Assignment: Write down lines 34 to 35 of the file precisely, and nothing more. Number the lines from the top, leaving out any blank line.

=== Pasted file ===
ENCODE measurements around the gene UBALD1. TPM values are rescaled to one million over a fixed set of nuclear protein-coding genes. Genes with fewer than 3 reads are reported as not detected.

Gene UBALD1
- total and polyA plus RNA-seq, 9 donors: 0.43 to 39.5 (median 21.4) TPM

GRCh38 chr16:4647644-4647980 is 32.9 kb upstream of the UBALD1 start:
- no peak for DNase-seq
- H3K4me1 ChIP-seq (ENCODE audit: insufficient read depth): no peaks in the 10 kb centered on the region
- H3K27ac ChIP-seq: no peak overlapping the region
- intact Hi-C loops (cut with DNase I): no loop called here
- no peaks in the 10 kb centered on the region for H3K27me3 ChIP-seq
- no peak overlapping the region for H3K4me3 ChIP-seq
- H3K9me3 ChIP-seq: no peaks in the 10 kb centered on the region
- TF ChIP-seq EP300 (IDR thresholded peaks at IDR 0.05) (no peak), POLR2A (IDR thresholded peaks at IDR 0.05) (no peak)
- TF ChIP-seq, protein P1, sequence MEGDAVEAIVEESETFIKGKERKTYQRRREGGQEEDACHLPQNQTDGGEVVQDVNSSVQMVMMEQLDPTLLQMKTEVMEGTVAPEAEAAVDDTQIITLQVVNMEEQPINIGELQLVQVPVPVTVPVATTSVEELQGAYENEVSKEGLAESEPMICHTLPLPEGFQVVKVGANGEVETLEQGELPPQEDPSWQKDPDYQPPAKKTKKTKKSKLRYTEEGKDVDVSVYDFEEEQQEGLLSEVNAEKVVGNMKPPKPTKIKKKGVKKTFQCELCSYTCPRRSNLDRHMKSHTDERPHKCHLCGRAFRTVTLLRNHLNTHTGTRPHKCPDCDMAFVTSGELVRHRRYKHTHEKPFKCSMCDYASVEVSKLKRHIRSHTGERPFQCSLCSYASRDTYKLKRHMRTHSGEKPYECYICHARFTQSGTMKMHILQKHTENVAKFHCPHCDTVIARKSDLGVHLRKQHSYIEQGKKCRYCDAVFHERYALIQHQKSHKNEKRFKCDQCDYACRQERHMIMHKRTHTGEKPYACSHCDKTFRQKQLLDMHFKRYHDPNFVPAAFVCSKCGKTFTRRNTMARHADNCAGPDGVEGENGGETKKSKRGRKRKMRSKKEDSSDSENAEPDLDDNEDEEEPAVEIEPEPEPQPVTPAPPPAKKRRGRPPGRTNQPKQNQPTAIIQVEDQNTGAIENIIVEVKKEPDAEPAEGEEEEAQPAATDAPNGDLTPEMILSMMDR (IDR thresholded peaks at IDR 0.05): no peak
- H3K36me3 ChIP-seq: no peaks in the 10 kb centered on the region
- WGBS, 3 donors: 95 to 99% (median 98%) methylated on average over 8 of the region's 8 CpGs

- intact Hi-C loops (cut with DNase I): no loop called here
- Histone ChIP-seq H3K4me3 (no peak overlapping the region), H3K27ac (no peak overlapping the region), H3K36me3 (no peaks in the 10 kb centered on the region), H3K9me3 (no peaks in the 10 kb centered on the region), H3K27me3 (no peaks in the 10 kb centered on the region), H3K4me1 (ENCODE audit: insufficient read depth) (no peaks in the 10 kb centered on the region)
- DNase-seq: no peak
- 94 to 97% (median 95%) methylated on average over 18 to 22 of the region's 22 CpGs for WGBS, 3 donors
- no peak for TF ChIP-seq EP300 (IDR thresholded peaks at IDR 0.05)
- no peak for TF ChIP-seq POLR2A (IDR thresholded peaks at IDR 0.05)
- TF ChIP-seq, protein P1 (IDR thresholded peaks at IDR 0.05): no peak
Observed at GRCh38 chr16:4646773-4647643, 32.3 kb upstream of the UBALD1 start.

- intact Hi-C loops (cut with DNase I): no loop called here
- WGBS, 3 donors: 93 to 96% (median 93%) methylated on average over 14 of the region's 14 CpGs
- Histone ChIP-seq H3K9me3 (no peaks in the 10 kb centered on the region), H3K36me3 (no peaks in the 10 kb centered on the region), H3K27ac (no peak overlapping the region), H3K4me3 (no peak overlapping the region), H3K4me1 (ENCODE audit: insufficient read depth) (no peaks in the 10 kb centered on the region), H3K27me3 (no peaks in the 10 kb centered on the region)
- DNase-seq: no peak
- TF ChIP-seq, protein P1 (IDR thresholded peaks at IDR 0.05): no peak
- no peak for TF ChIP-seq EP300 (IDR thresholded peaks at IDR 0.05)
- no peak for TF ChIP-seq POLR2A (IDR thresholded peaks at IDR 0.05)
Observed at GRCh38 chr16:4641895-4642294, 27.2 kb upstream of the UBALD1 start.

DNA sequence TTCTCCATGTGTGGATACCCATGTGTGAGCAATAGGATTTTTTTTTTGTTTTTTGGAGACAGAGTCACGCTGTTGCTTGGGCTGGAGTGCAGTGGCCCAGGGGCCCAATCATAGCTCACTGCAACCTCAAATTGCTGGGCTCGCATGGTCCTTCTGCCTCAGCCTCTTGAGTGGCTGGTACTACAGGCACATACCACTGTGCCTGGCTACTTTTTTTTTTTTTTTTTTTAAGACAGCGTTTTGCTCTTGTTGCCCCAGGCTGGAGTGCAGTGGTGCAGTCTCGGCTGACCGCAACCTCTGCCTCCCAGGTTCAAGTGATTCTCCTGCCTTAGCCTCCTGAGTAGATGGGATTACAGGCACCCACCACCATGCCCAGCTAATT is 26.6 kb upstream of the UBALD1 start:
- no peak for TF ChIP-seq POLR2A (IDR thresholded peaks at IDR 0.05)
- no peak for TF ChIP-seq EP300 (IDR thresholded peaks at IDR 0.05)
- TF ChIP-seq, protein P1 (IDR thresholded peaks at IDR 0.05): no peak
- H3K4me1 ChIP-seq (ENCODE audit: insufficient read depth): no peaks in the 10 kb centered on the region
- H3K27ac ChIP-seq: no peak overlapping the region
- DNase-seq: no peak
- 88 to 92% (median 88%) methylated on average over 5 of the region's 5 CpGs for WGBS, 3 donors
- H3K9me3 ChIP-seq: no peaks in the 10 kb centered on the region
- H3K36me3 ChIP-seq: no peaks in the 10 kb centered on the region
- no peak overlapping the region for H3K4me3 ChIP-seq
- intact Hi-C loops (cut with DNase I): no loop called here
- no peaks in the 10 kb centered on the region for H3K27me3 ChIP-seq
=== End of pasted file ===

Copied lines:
- no peak for TF ChIP-seq EP300 (IDR thresholded peaks at IDR 0.05)
- TF ChIP-seq, protein P1 (IDR thresholded peaks at IDR 0.05): no peak